• Introduction  Many  companies  view  mergers  and  acquisitions  as  a  way  to  increase  synergies  through  increased  market  share,  broadened  customer  base  and  united  corporate  strength.  While  M&A  does  have  the  advantage  of  being  the  fast  route  to  growth,  too  often  these  organizations  do  not  achieve  the  predicted  results.  Numerous  empirical  studies  show  that  a  very  high  percentage  of  mergers  and  acquisitions  fail  to  produce  any  benefits.  Many  times,  the  companies  are  weaker  together  than  they  were  separately.  It’s  no  secret  that  mergers  and  acquisitions  bring  their  own  set  of  challenges.  M&A  events  generally  result  in  multiple  process,  disparate  technologies  and  lots  of  questions  from  people  on  all  sides.  Frequently  after  a  merger  or  acquisition,  companies  are  not  fully  prepared  for  sheer  scale  that  the  integration  and  centralization  of  two  distinct  enterprises  entails.  During  integration,  standardization  is  critical  to  M&A  success;  it  enables  the  newly  merged  company  to  control  costs  and  improves  efficiencies  across  all  departments.  From  IT  to  HR,  and  from  Accounting  to  Sales  &  Marketing,  a  strategic  plan  and  strong  sponsor  is  required  to  ensure  a  smooth  transition  and  capitalize  on  the  combined  synergies.    Savvy  companies  will  centralize  and  standardize  their  F&A  functions  across  their  company,  so  they  can  reap  the  economies  of  scale  that  were  intended  in  their  acquisitions,  and  so  they  can  have  better  cash  efficiency.  This  paper  is  intended  as  an  introductory  guide  to  preparing  for  an  M&A  event  and  building  a  plan,  with  a  spotlight  on  F&A  functions  and  activities.Avoiding  the  M&A  ‘Uh-­‐Oh’  Moment      ©  2012  Sutherland  Global  Services.   Page  2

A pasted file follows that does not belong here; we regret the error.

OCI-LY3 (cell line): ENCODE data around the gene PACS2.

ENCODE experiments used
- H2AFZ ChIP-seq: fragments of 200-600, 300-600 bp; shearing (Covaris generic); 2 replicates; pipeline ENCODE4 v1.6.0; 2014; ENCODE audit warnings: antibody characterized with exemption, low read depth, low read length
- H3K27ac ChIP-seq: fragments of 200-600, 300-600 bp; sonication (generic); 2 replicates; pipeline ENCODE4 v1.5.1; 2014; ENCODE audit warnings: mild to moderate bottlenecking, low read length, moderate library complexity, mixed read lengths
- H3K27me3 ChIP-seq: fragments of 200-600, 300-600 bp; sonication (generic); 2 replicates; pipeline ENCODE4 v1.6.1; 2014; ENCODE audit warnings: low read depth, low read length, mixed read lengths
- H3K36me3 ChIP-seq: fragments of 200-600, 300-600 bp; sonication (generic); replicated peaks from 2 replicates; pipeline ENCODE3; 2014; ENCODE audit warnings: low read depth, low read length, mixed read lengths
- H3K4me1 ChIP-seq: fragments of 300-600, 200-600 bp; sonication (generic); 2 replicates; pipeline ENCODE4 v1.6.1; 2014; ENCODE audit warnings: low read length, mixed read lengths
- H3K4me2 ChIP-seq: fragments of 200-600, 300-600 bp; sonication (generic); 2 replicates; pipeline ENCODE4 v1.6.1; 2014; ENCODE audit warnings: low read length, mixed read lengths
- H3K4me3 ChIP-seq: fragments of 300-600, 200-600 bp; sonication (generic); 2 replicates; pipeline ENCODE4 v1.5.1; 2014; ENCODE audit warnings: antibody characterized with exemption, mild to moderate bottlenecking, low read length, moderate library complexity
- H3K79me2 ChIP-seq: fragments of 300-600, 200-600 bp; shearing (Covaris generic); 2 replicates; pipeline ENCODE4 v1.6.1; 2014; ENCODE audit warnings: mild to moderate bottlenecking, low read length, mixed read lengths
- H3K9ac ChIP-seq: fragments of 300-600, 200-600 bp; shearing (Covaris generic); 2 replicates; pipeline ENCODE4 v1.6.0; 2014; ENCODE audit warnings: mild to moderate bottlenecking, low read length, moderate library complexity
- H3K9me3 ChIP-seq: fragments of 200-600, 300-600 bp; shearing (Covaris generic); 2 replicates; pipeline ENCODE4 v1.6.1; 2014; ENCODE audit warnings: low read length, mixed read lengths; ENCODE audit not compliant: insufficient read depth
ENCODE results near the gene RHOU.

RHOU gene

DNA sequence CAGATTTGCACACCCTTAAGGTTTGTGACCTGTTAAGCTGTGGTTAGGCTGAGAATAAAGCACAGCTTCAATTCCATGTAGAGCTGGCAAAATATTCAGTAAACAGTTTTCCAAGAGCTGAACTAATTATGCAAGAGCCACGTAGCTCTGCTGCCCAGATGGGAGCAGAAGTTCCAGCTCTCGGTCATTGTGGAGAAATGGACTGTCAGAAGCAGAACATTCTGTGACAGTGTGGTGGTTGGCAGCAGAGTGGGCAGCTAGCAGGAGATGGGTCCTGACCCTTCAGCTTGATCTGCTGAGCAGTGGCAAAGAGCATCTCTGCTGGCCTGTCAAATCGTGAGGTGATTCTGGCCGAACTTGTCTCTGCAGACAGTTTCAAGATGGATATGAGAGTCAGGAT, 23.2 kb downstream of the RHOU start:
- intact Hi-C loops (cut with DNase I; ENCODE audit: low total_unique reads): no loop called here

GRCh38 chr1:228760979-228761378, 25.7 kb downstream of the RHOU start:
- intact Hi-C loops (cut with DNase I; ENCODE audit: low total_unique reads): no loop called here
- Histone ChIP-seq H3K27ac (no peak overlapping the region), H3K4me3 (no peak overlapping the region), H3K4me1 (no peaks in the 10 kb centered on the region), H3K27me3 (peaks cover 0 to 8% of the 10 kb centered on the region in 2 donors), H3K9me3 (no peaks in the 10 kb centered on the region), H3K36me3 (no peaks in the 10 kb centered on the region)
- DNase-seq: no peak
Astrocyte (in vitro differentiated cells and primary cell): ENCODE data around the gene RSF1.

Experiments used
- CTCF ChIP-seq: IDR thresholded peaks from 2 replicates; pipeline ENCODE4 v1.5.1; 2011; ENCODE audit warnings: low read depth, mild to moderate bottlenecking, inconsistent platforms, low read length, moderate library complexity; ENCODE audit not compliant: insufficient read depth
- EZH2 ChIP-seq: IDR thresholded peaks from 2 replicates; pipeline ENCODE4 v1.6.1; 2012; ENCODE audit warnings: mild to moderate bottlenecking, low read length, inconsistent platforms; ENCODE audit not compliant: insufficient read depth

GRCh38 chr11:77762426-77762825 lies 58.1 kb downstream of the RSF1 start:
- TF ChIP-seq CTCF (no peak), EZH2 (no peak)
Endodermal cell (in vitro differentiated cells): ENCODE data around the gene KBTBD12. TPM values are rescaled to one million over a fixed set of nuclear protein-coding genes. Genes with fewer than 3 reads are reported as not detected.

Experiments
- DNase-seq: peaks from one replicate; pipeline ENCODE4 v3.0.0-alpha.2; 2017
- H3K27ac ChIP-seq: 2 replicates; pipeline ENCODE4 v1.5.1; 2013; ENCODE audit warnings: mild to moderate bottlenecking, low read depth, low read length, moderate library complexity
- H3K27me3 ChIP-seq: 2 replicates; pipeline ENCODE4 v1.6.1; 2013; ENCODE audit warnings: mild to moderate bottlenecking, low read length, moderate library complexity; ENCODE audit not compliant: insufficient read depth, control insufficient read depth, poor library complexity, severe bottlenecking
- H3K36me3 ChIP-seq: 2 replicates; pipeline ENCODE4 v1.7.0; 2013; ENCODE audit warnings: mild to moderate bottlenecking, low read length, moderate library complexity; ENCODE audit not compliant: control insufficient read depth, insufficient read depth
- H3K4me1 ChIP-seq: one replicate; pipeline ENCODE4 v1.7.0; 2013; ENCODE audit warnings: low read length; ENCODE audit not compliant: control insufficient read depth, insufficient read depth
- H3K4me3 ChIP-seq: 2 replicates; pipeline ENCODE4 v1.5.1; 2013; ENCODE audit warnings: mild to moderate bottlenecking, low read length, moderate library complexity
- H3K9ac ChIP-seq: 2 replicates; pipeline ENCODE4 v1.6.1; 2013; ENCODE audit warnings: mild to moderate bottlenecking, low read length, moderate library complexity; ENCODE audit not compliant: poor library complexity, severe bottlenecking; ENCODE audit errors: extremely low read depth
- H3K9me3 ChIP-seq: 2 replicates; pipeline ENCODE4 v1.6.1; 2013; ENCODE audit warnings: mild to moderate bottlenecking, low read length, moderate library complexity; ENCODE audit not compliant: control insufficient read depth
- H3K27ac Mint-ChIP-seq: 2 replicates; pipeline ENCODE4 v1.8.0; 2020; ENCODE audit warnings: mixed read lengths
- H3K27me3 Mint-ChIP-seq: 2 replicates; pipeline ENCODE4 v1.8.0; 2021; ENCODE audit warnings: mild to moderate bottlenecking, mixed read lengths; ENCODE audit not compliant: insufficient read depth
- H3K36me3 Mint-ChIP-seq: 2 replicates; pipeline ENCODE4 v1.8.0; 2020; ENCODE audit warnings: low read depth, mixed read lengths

• M&A:  The  Good,  The  Bad  And  The  Ugly  Mid-­‐market  and  larger  organizations  look  to  M&A  activities  to  increase  market  share,  diversify,  lower  operational  costs,  acquire  knowledge  and  patents,  improve  profitability  and  EPS,  or,  quite  simply,  to  survive  in  an  increasingly  competitive  market.  It’s  easier  to  raise  money  as  a  larger  corporate  entity,  and  the  merge  can  bring  in  fresh  talent,  specialized  skills  and  new  areas  of  expertise.    While  it  may  sound  like  a  corporate  match  made  in  heaven,  study  after  study  puts  M&A  failure  rates  anywhere  between  70%  and  90%.  In  fact,  according  to  a  KPMG  study  "83%  of  all  mergers  and  acquisitions  (M&As)  failed  to  produce  any  benefit  for  the  shareholders  and  over  half  actually  destroyed  value."    There  are  any  number  of  explanations,  however,  commonly  cited  challenges  and  obstacles  in  achieving  post-­‐M&A  expectations  are:     1Poor  Strategic  Fit  –  Behavioral  economist  Richard  Thaler  coined  the  phrase  The  Winner’s  Curse ,  which  refers  to  the  fact  that  the  average  acquirer  materially  overestimates  the  synergies  a  merger  will  yield.  Too  often  both  parties  indulge  in  an  overly  optimistic  viewpoint,  seeing  greater  opportunities  than  those  supported  by  hard,  cold  data.  Acquirers  must  take  a  good  look  at  how  the  target  company  fits  into  their  overall  strategy,  casting  a  gimlet  eye  over  the  proposed  benefits  and  synergies.    Lack  of  Thorough  Due  Diligence  –  Assessing  financial  statements,  exploring  the  tax  implications  of  a  deal,  and  evaluating  risk  are,  no  doubt,  key  elements  of  due  diligence.  There  are  a  wide  variety  of  reasons  that  seller  may  provide  inaccurate  numbers  about  the  financial  health  of  their  business.  However,  when  operational  due  diligence  factors  like  strategy,  competencies,  organizational  structure,  company  culture,  and  leadership  are  ignored,  it  can  result  in  disastrous  consequences.    Weak  Leadership  –  Organizational  transformation  requires  strong  leadership.  Leading  the  integration  of  two  cultures  requires  engendering  trust  and  collaboration  between  the  two  separate  entities,  as  well  as  the  ability  to  create  the  common  values  and  visions  that  all  employees  embrace  and  aspire  to  achieve.    Culture  Clash  –  Different  management  styles,  corporate  culture,  conflicting  loyalties  and  linguistics  can  be  overlooked  as  a  “soft”  issue  or  abstract.  Yet,  cultural  differences  and  human  capital  integration  are  often  mentioned  as  two  of  the  most  significant  M&A  challenges.  And,  all  too  few  organizations  bother  to  understand  the  cultural  values  of  the  seller  before  introducing  change.    Poor  Communication  –  Ambiguity  of  message  and  lack  of  answers  fan  the  flames  of  customer,  stakeholder  and  employee  uncertainty  and  nervousness.  Positive,  clear  communication  is  key  to  quelling  public  and  internal  issues  like  layoff  rumors  and  misinformation.  Poor  communication  has  a  direct  link  to  lost  productivity,  employee  morale  and  turnover.    Insufficient  M&A  Resource  Allocation  –  M&A  transactions,  from  the  initial  offer  to  the  close  of  the  deal  and  beyond  through  integration,  require  expertise  at  every  stage  of  the  process.  Companies  considering  M&A  must  examine  the  resources  required  for  due  diligence,  deal  negotiations,  post-­‐merger  human  capital,  process  optimization  and  integration  planning.  1 Richard H. Thaler, The Winners Curse: Paradoxes and Anomalies in Economic Life, Princeton, New Jersey: PrincetonUniversity Press, 1992.Avoiding  the  M&A  ‘Uh-­‐Oh’  Moment      ©  2012  Sutherland  Global  Services.   Page  3